Counting chickens when they hatch:Timing and the effects of aid on growth
Michael A. Clemens
Center for Global DevelopmentSteven RadeletU.S.A.I.D.Rikhil R. BhavnaniUniv. of Wisconsin, MadisonSamuel BazziUniv. of California, San DiegoSeptember 6, 2011
Recent research yields widely divergent estimates of the cross-country relationshipbetween foreign aid receipts and economic growth. We propose and test two reasons for thisdivergence, both of which relate to the timing of effects between aid and growth. First, thesestudies have insufficiently considered the lag with which aid might affect growth, particularlycertain kinds of aid. Second, they have sought to reduce the bias from contemporaneousreverse causation with the use of instrumental variables that appear to be invalid, weak,or both. We reanalyze data from the three most influential published aid-growth studies,strictly conserving their regression specifications, adding sensible assumptions about timingand avoiding questionable instruments. With these changes, the research designs from all of these studies yield one finding: that increases in aid have been followed on average by modestincreases in investment and growth. The most plausible explanation is that aid causes somedegree of growth in recipient countries, though the magnitude of this relationship is modest,varies greatly across recipients, and diminishes at high levels of aid.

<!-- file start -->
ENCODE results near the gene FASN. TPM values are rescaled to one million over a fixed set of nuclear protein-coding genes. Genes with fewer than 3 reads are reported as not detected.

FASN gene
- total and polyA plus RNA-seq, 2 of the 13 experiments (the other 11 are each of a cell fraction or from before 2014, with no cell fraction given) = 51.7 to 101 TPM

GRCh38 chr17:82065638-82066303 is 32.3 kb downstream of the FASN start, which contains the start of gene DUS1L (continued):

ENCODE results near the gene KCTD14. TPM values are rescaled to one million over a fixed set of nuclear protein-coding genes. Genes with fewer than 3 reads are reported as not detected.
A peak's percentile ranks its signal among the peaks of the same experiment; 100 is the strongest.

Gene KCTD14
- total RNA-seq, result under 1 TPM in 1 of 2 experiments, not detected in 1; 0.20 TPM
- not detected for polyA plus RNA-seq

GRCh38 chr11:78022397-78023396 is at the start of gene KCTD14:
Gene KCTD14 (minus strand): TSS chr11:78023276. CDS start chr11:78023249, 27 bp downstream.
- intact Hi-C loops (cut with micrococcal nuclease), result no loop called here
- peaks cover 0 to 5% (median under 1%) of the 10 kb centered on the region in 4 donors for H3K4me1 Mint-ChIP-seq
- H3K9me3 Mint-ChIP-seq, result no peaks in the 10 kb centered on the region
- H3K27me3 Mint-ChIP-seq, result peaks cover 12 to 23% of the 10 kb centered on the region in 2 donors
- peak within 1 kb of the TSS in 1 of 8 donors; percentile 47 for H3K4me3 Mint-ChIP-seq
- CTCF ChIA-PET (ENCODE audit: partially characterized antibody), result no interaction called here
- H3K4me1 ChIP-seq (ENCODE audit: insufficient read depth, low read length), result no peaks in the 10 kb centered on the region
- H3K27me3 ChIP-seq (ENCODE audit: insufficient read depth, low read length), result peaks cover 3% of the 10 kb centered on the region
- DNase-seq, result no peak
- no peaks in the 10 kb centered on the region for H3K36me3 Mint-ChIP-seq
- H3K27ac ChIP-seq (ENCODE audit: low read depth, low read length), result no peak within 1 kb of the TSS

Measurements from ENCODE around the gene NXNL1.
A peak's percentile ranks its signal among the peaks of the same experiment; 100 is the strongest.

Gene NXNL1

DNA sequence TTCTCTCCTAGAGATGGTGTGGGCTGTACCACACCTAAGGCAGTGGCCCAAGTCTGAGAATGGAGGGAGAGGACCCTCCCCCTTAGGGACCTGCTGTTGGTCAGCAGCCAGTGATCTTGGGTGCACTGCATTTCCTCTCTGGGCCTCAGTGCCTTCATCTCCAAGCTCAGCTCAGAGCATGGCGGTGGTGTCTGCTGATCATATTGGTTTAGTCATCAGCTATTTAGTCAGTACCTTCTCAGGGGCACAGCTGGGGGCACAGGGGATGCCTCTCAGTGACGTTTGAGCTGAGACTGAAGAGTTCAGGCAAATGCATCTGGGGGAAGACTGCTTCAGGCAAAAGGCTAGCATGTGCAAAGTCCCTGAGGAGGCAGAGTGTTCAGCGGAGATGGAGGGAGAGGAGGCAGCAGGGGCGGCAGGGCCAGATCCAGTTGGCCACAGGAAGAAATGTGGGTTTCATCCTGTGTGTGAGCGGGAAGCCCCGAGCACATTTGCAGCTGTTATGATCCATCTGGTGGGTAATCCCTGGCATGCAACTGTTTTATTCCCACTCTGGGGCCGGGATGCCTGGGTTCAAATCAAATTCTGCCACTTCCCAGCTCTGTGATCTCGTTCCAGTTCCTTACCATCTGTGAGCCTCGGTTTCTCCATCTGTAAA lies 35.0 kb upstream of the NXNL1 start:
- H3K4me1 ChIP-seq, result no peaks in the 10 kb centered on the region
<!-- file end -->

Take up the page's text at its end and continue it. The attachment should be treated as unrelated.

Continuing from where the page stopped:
JEL Classification Numbers:
F35, O11, O19.
We benefited greatly from extensive discussions with William Easterly, Aart Kraay, Simon Johnson,David Roodman, and Arvind Subramanian. We appreciate numerous substantive suggestions from MartinAlsop, Nancy Birdsall, Fran¸cois Bourguignon, William Cline, Paul Collier, Shanta Devarajan, Alan Gelb,Stephen Knack, Daniel Morrow, Peter Timmer, Nicholas Stern, Mark Sundberg, Jeremy Weinstein, AdrianWood, four anonymous referees, and seminar participants at the Center for Global Development (CGD),the World Bank, the International Monetary Fund, American University, the U.S. Treasury, the UK Depart-ment for International Development, and the U.S. Agency for International Development. We are gratefulfor the assistance of Valérie Gaveau and Virginia Braunstein of the OECD. This research was generouslysupported by the William and Flora Hewlett Foundation and CGD. All viewpoints and any errors are thesole responsibility of the authors and do not represent CGD, its Board of Directors, or its funders.